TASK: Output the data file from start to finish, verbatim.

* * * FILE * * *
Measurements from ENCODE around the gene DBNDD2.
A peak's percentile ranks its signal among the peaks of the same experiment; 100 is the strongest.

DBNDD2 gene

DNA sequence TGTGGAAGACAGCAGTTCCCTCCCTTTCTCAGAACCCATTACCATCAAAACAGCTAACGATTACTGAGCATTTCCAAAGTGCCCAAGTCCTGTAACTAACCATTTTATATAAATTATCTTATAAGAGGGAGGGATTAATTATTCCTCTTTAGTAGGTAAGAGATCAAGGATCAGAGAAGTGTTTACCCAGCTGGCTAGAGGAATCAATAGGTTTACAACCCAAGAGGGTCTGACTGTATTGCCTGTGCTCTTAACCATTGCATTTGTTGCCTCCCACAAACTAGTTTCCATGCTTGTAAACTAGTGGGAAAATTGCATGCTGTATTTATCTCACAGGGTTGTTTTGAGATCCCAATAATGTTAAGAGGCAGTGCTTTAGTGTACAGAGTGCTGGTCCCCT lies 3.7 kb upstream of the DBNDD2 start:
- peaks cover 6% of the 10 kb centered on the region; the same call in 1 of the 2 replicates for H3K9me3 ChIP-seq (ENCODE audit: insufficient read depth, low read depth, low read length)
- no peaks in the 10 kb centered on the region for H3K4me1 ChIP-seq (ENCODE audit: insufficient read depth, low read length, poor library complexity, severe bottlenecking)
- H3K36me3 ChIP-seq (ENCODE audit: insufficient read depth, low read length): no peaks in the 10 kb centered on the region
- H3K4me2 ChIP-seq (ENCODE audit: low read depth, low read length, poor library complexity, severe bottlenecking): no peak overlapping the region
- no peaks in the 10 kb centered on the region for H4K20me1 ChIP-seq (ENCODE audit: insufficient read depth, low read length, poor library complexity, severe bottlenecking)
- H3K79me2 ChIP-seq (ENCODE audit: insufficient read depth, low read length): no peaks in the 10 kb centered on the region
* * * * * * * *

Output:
Measurements from ENCODE around the gene DBNDD2.
A peak's percentile ranks its signal among the peaks of the same experiment; 100 is the strongest.

DBNDD2 gene

DNA sequence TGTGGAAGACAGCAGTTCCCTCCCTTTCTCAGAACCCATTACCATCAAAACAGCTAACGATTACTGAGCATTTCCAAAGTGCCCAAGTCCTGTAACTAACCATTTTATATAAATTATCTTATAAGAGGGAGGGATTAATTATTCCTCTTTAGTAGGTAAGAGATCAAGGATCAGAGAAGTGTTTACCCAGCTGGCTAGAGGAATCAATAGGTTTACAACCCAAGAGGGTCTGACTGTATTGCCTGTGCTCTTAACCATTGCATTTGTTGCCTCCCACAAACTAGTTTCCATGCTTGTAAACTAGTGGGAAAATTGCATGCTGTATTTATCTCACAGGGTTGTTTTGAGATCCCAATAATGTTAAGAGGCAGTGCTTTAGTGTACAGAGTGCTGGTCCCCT lies 3.7 kb upstream of the DBNDD2 start:
- peaks cover 6% of the 10 kb centered on the region; the same call in 1 of the 2 replicates for H3K9me3 ChIP-seq (ENCODE audit: insufficient read depth, low read depth, low read length)
- no peaks in the 10 kb centered on the region for H3K4me1 ChIP-seq (ENCODE audit: insufficient read depth, low read length, poor library complexity, severe bottlenecking)
- H3K36me3 ChIP-seq (ENCODE audit: insufficient read depth, low read length): no peaks in the 10 kb centered on the region
- H3K4me2 ChIP-seq (ENCODE audit: low read depth, low read length, poor library complexity, severe bottlenecking): no peak overlapping the region
- no peaks in the 10 kb centered on the region for H4K20me1 ChIP-seq (ENCODE audit: insufficient read depth, low read length, poor library complexity, severe bottlenecking)
- H3K79me2 ChIP-seq (ENCODE audit: insufficient read depth, low read length): no peaks in the 10 kb centered on the region